Every job requires dedication and some risks and all types of work affect millions of people anywhere in the world directly or indirectly. When there's a need for immediacy and accuracy, especially in the medical field, medical interpreters are at the forefront of auxiliary services that matter. They facilitate proper communication and complete understanding so that the right form of medical care can be administered.
Medical interpreters understand that their role is crucial when they get a call, because it most certainly will affect a person's life. They understand the urgency when they receive a call from paramedics, doctors, patients or nurses. These special interpreters are always ready to face the challenge.
Medical interpreters change people's lives. It's something they fully believe in and are committed to doing. They must be ready for any situation, whether they are required to provide assurance and comfort, facilitate communication between patient and healthcare providers or help in a crisis.
What Do Medical Interpreters Do?
The most basic function of medical interpreters is to work with patients who do not speak the official language in the country they are in. In the United States, they deal with patients with zero or limited English language skills. They can be employed in clinics, doctors' offices, hospitals, mental health facilities, nursing homes and rehabilitation facilities.
Medical interpreters act as the conduit between medical professionals and patients. They listen to the medical professional and orally translate the information into the patient's spoken language, in terms that are easier to understand. Conversely, they listen to the response of the patients and describe them to the healthcare provider in the correct medical terminologies.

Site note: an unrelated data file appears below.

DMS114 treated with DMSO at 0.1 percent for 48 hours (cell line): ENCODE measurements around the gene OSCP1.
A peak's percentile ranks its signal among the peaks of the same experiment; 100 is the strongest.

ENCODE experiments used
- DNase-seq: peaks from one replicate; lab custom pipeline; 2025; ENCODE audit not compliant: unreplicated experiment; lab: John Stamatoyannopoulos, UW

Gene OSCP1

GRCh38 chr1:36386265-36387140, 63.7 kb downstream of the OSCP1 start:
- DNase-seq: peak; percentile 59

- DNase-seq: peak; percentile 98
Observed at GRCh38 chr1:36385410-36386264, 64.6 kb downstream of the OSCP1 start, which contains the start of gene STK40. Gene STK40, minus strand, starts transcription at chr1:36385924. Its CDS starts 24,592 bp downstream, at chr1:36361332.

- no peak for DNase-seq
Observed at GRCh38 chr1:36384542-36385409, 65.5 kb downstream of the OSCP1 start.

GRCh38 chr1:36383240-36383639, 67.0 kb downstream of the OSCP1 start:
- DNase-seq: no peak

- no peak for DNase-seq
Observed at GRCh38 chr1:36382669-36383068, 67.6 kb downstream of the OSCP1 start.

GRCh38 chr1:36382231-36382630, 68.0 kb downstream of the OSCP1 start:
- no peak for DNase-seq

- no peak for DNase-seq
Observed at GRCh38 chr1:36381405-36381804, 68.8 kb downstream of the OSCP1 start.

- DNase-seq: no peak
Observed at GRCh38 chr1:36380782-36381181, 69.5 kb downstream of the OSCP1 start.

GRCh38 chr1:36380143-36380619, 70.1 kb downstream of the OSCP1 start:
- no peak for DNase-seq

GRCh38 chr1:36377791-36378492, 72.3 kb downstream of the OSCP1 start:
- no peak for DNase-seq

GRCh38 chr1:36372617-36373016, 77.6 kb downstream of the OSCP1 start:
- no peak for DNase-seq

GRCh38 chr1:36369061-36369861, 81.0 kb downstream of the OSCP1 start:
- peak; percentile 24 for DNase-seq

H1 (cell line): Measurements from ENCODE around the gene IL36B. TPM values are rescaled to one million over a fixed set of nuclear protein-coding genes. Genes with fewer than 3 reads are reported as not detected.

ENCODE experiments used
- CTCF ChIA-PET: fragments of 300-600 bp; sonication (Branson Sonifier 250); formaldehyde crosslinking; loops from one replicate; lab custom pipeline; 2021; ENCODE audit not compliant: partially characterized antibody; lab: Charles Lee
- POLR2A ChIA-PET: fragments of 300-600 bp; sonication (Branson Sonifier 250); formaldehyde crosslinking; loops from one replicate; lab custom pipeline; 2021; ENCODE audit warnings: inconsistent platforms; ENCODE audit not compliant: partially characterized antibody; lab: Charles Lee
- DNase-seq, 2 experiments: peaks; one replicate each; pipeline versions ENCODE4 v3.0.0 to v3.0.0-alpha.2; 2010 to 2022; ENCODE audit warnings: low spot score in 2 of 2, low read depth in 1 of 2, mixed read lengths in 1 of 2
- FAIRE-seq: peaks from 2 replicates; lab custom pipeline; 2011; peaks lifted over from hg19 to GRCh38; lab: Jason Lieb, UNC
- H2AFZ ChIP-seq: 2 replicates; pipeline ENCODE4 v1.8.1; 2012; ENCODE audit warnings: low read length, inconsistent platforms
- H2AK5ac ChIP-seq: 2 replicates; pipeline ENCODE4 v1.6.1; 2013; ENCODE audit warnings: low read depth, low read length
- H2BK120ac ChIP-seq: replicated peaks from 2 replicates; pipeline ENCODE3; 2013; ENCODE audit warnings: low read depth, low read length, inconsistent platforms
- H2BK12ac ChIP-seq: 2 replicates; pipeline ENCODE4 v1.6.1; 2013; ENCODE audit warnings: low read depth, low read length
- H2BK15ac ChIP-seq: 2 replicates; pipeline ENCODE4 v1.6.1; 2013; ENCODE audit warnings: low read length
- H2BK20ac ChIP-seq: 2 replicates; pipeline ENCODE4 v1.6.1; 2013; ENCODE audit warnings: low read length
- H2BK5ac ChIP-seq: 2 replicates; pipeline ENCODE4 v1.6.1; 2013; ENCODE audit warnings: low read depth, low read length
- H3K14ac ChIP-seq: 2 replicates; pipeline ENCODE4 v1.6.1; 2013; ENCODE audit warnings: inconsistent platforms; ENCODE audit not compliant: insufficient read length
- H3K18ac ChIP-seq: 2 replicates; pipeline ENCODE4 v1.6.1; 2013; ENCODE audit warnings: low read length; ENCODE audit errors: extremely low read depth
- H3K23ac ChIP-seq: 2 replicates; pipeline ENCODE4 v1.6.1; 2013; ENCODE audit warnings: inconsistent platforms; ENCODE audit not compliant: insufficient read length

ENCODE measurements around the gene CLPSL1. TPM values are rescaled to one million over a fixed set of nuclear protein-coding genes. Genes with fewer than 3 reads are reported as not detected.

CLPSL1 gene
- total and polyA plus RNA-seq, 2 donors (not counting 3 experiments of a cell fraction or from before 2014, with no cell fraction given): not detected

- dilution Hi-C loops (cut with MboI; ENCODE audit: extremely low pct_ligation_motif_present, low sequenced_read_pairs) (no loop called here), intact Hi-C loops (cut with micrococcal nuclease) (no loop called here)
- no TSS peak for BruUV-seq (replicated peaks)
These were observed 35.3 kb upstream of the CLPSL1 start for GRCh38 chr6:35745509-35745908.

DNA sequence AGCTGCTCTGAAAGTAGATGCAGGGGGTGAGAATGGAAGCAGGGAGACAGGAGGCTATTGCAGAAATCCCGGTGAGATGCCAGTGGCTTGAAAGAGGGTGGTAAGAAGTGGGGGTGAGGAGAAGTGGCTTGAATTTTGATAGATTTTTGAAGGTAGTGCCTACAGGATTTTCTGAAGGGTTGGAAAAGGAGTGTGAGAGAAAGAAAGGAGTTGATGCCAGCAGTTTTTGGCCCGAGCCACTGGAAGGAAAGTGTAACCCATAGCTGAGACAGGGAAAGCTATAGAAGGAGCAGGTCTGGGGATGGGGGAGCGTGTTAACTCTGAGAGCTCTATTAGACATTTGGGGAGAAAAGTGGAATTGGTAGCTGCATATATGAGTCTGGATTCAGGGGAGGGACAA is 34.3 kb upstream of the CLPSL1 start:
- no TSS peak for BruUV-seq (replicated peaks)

There are many things that the interpreter orally translates, including why the patient is seeing the doctor, the medical history of the patient's family as well as the patient's past medical history. The interpreter may also be asked to explain surgical and medical procedures, explain instructions for medical care, schedule follow-up visits and provide required drug information.
Moreover, a medical interpreter help reduce cultural misunderstandings between patient and medical professional. By law, they also maintain patient confidentiality.
Dealing With Real Life Stories
Medical interpreters deal with real life stories of people who have limited language skills to be understood. In the United States for example, medical interpreters assist those with limited English speaking skills. In normal situations, persons who are not very fluent in English tend to hesitate for fear that they will not be understood.
So they tend to circulate in communities where they are among people who speak their language. They shy away from occasions and places where English is widely spoken and if it is unavoidable, they would rather not join in the conversation or give short answers.